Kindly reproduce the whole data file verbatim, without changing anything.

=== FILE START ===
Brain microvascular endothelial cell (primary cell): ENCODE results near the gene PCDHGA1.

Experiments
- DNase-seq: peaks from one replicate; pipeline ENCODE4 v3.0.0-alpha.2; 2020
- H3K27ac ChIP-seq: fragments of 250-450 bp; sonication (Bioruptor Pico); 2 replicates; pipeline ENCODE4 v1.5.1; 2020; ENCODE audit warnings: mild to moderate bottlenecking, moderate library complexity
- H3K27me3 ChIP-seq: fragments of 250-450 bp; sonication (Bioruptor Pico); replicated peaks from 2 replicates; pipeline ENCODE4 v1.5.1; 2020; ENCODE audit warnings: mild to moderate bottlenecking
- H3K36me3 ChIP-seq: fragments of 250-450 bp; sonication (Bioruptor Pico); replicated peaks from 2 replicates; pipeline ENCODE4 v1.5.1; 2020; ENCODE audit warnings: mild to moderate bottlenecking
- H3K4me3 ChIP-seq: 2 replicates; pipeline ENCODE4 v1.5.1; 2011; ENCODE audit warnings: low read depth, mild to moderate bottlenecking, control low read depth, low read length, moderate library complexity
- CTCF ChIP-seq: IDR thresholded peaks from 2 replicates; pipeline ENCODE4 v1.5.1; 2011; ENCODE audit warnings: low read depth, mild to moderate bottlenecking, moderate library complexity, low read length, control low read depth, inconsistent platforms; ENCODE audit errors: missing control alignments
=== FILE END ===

Brain microvascular endothelial cell (primary cell): ENCODE results near the gene PCDHGA1.

Experiments
- DNase-seq: peaks from one replicate; pipeline ENCODE4 v3.0.0-alpha.2; 2020
- H3K27ac ChIP-seq: fragments of 250-450 bp; sonication (Bioruptor Pico); 2 replicates; pipeline ENCODE4 v1.5.1; 2020; ENCODE audit warnings: mild to moderate bottlenecking, moderate library complexity
- H3K27me3 ChIP-seq: fragments of 250-450 bp; sonication (Bioruptor Pico); replicated peaks from 2 replicates; pipeline ENCODE4 v1.5.1; 2020; ENCODE audit warnings: mild to moderate bottlenecking
- H3K36me3 ChIP-seq: fragments of 250-450 bp; sonication (Bioruptor Pico); replicated peaks from 2 replicates; pipeline ENCODE4 v1.5.1; 2020; ENCODE audit warnings: mild to moderate bottlenecking
- H3K4me3 ChIP-seq: 2 replicates; pipeline ENCODE4 v1.5.1; 2011; ENCODE audit warnings: low read depth, mild to moderate bottlenecking, control low read depth, low read length, moderate library complexity
- CTCF ChIP-seq: IDR thresholded peaks from 2 replicates; pipeline ENCODE4 v1.5.1; 2011; ENCODE audit warnings: low read depth, mild to moderate bottlenecking, moderate library complexity, low read length, control low read depth, inconsistent platforms; ENCODE audit errors: missing control alignments